A small band of protestors, some wearing homemade oil barrel costumes, seized the moment yesterday by gathering at the Cary Street BP to call for Virginia Sens. Jim Webb and Mark Warner to vote against federal legislation deemed by some as pro-big oil and anti-environment.
“No bail out for big oil,” one protest sign read. “Jim Webb: Aren’t you concerned about the Gulf,” read another.
The subdued rally was one of many being organized in a dozen states around the country in the next two days to call attention to legislation being called “Murkowski’s Big Oil Bailout,” by environmental groups.
The bill, introduced by Lisa Murkowski (R-Alaska), would diminish the Environmental Protection Agency’s ability to regulate carbon emissions.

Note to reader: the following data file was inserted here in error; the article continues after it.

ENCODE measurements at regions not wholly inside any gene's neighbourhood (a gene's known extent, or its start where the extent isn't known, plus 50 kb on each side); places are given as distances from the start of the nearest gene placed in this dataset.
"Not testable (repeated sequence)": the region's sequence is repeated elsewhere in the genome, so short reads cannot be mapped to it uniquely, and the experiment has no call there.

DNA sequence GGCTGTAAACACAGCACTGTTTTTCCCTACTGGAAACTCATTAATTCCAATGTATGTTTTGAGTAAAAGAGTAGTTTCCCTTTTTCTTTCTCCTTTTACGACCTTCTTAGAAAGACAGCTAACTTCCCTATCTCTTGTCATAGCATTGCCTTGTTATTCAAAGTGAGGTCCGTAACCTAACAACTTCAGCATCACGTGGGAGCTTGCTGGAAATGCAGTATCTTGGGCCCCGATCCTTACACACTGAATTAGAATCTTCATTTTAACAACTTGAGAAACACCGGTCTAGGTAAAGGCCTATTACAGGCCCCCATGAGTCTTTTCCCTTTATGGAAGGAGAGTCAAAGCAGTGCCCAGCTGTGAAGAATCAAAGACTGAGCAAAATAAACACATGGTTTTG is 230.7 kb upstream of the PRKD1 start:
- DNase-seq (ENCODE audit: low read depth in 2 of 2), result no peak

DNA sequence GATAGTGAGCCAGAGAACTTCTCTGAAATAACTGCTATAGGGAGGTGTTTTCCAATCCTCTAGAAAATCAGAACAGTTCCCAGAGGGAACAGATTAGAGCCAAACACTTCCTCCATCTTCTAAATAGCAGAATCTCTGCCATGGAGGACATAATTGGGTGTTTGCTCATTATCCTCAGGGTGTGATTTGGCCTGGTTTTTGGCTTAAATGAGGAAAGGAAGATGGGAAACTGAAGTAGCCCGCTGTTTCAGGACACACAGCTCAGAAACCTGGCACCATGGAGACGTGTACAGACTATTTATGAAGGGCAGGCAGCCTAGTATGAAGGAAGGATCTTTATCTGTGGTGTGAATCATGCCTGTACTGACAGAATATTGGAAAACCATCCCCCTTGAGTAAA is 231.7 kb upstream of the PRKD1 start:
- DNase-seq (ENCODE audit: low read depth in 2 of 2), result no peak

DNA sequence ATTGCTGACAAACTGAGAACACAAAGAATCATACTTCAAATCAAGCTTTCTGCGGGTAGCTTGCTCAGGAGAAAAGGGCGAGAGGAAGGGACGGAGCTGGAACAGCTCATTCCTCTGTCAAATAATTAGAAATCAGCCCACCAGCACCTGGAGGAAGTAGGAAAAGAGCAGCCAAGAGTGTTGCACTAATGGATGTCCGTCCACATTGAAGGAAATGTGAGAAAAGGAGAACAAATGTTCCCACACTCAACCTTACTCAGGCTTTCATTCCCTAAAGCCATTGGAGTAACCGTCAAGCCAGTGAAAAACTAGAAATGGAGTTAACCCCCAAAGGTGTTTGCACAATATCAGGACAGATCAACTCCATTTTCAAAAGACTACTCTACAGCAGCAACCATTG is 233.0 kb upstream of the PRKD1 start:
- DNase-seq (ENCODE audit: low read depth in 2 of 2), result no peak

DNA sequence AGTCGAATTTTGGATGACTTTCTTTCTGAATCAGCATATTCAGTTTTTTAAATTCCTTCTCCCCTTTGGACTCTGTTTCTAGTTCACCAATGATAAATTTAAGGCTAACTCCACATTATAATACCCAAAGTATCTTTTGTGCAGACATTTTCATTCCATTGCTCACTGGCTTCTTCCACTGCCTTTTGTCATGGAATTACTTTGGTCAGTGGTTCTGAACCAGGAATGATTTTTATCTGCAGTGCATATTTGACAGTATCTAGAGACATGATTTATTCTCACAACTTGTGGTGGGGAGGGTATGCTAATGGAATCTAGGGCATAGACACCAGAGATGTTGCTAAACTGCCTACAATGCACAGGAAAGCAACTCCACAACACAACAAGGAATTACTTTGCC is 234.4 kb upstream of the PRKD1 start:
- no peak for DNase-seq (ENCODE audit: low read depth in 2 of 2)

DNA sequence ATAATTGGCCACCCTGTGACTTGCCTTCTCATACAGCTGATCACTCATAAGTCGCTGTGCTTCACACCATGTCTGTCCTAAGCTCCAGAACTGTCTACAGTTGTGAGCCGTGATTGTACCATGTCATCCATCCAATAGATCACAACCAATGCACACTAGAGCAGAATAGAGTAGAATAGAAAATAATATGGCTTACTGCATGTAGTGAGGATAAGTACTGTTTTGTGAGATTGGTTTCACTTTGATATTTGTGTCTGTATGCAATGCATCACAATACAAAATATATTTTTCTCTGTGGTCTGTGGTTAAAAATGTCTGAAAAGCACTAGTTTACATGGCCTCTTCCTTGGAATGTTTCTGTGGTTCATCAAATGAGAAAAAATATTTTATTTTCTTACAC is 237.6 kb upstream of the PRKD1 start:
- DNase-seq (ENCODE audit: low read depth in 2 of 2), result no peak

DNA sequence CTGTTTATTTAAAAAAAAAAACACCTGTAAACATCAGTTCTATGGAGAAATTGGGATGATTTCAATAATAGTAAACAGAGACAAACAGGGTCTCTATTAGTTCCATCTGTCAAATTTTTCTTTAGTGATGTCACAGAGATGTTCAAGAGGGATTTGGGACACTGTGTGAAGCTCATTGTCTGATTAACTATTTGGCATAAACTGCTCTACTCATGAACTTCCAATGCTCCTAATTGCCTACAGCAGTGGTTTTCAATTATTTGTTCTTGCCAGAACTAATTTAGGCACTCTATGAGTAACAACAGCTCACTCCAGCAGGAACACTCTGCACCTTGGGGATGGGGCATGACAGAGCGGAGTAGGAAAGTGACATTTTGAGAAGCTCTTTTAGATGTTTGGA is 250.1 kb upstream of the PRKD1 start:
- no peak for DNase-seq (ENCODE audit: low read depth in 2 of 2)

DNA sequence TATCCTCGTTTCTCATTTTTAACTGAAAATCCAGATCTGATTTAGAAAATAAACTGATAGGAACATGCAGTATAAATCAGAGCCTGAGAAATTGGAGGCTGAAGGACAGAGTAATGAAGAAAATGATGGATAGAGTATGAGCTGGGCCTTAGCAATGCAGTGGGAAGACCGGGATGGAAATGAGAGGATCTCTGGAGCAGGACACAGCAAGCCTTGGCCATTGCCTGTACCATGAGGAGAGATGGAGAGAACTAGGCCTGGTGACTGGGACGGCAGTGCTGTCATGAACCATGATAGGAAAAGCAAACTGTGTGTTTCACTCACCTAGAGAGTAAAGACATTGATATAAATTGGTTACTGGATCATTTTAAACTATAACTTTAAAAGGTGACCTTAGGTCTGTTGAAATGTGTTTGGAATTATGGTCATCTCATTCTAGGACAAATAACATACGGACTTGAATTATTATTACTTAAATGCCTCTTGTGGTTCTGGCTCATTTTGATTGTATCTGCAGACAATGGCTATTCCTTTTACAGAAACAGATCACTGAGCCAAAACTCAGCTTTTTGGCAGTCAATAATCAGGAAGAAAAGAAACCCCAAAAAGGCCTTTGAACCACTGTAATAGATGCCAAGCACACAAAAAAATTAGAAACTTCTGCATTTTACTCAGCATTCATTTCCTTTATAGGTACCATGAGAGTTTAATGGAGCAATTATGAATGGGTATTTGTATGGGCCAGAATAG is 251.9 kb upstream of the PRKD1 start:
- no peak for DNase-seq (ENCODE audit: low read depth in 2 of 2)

Murkowski’s bill, due for a vote in the Senate this week, would “gut the Clean Air Act,” said J.R. Tolbert, an advocate for Environment Virginia, the non-profit that staged the local protest.
If the bill is passed, Environment Virginia estimates that 13 million more gallons of gas will be consumed by Virginians in 2016. Such consumption would do little to wean American’s off its dependence on oil, which is part of what the group is fighting for as evidenced by a protestors sign that read “It’s time to break our oil addiction.”
Tolbert said targeting a BP station as the site of the protest was a way to “drive home our point,” but not to specifically protest against any local gas station owner.
“At the end of the day, BP is the personification of big oil right now,” Tolbert said. “We have no problem with the guys in the station.”